Written by Zack Chauvin, iXperience'14 (Coding), Harvard University

My year since the summer that I spent in Cape Town has been a whirlwind of developments for my career in software. Using the skills that I picked up from both taking and helping to teach iXperience, I prototyped a startup idea for a friend, received and completed my first paid web development contract, and interviewed for companies from all corners of the tech industry.

Perhaps the most exciting development however, was that by the time I was done the recruiting process, I had a couple of options for a summer internship. The fact that all of these options would be amazing opportunities to further my skills and knowledge in the field and that I can be indecisive when it comes to big decisions made it very difficult for me to decide. By consulting friends and family both in the tech industry and outside of it, I was able to figure out the metrics by which I could assess my options, and to make a decision that I feel great about.

By the end, I was choosing between three companies, all in very different stages of success ranging from a late-stage startup to a long-standing and powerful company in the industry.

While I initially leaned toward the prestige and safety of the latter, for reasons that will become clear in this post, I ended up deciding to work for Strava, the smallest and newest company among my options.

First and foremost, I picked the team of people that I was most excited to work with. From my time at iX, I knew that what is most important to a project’s success are the people that make it happen. Through the interview process with Strava, I was consistently impressed by the enthusiasm that employees had both for the product that they were creating and the community that they found at the company.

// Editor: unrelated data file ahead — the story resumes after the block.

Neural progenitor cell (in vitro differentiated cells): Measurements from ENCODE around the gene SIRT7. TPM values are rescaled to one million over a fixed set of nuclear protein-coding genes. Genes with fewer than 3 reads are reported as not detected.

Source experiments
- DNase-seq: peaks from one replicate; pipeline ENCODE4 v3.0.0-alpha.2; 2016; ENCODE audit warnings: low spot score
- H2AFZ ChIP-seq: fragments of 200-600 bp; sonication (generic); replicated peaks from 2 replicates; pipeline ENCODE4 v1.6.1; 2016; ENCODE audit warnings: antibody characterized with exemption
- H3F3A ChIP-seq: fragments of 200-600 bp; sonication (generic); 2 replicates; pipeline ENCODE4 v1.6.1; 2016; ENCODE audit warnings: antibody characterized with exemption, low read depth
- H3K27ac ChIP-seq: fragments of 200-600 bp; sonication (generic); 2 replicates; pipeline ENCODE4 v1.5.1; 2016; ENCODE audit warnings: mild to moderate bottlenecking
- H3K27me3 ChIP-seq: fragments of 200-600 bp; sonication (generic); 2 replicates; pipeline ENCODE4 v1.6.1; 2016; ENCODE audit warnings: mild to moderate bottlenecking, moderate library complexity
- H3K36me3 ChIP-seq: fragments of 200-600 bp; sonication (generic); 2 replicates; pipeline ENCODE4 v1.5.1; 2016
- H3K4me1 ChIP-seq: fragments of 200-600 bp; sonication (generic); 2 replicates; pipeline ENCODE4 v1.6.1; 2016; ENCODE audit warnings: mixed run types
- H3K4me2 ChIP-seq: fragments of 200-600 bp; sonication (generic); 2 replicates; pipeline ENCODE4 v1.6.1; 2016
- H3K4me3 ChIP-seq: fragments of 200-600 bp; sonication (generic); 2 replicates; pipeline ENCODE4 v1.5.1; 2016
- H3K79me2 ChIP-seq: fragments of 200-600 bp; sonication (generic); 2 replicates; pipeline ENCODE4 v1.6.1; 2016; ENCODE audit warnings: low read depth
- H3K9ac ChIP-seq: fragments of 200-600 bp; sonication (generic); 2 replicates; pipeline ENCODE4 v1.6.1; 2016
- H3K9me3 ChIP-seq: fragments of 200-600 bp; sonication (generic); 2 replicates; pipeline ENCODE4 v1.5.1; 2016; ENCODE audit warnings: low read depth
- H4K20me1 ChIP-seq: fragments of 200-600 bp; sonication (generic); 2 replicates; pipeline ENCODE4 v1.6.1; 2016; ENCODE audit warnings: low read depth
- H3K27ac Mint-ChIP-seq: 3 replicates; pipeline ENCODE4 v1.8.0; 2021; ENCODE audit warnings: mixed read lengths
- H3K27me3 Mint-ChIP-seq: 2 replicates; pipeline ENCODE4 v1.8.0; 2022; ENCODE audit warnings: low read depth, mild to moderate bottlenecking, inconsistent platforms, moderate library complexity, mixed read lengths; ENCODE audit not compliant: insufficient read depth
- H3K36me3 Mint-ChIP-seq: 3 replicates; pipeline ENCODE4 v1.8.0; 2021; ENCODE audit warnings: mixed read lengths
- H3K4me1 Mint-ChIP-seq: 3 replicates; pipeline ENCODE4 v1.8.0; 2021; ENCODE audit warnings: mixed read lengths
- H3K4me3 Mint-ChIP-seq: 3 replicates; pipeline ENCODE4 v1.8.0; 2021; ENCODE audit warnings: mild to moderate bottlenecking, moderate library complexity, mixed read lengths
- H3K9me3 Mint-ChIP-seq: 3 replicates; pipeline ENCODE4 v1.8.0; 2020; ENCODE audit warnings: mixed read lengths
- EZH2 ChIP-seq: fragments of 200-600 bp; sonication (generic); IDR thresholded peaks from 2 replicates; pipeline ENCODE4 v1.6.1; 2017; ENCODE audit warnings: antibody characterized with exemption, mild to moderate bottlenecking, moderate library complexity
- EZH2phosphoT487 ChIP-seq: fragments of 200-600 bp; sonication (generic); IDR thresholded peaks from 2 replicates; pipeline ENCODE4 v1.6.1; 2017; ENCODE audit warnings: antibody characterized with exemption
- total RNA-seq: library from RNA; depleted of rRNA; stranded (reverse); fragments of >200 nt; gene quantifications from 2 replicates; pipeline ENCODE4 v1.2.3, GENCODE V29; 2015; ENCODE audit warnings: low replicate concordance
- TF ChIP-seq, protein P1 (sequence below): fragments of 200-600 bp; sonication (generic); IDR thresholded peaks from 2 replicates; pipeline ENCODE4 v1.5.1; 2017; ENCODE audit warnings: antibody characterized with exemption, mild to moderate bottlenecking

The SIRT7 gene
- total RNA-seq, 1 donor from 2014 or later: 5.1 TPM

Beyond the people that work there, it’s important to personally be passionate about both the product that you’re working on and the technology that you’re using to build it. Fitness is a huge part of my life at school and during my summers, and I’m excited to work for a company that helps people to prioritize their health and strive for better results. As well, I’ll be working on their mobile platform, which means that I’ll be learning a technology that will only get more relevant as I further develop myself as a software engineer.

Finally, working at Strava will be a great way to get outside of my comfort zone. At a larger company, I could just be one of the interns and allow my work to be overlooked if it wasn’t going well. In contrast to this, at Strava I’ll be one of just a few interns who will be integrated into the engineering team and pushed to contribute new features to their main products.

My decision process was a long one, during which I wrestled with many pros and cons, and benefitted greatly from my friends and mentors who gave me great advice. I’m happy with the decision I made, as I took a risk based on what I consider to be most important. Ultimately, it was hard to make a bad choice, as no matter what happens, I’ll gain insight into the tech industry, pick up a valuable skill, and hopefully have a little fun along the way.

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